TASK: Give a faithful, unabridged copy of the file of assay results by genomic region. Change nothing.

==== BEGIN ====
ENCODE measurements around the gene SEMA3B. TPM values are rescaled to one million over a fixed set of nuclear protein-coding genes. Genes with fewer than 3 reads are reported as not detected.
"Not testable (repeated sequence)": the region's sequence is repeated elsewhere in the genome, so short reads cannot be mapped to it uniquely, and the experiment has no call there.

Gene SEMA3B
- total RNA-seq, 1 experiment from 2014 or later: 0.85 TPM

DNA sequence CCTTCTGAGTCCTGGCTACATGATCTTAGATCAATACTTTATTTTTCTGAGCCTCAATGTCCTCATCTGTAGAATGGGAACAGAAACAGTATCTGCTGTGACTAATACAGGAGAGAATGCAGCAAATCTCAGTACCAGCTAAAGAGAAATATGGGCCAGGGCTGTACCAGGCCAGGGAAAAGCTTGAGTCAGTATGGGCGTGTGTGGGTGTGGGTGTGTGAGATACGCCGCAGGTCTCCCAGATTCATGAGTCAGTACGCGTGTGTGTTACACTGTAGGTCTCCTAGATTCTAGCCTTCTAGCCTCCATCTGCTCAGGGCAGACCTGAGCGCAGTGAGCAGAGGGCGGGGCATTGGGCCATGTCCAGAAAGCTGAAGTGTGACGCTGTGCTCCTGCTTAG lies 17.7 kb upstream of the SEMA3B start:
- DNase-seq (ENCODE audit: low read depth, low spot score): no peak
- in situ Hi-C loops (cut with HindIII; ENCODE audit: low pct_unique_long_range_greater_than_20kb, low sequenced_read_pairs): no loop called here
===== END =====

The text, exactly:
ENCODE measurements around the gene SEMA3B. TPM values are rescaled to one million over a fixed set of nuclear protein-coding genes. Genes with fewer than 3 reads are reported as not detected.
"Not testable (repeated sequence)": the region's sequence is repeated elsewhere in the genome, so short reads cannot be mapped to it uniquely, and the experiment has no call there.

Gene SEMA3B
- total RNA-seq, 1 experiment from 2014 or later: 0.85 TPM

DNA sequence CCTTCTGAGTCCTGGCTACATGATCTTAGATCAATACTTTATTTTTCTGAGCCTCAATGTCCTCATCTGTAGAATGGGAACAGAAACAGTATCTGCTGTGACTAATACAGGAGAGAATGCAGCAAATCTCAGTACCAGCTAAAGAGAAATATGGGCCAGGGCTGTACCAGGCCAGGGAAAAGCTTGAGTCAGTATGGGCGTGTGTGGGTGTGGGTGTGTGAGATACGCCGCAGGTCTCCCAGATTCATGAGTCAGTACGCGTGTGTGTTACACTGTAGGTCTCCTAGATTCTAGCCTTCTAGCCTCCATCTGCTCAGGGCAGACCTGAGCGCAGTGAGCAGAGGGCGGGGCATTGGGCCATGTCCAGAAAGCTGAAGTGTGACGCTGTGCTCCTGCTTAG lies 17.7 kb upstream of the SEMA3B start:
- DNase-seq (ENCODE audit: low read depth, low spot score): no peak
- in situ Hi-C loops (cut with HindIII; ENCODE audit: low pct_unique_long_range_greater_than_20kb, low sequenced_read_pairs): no loop called here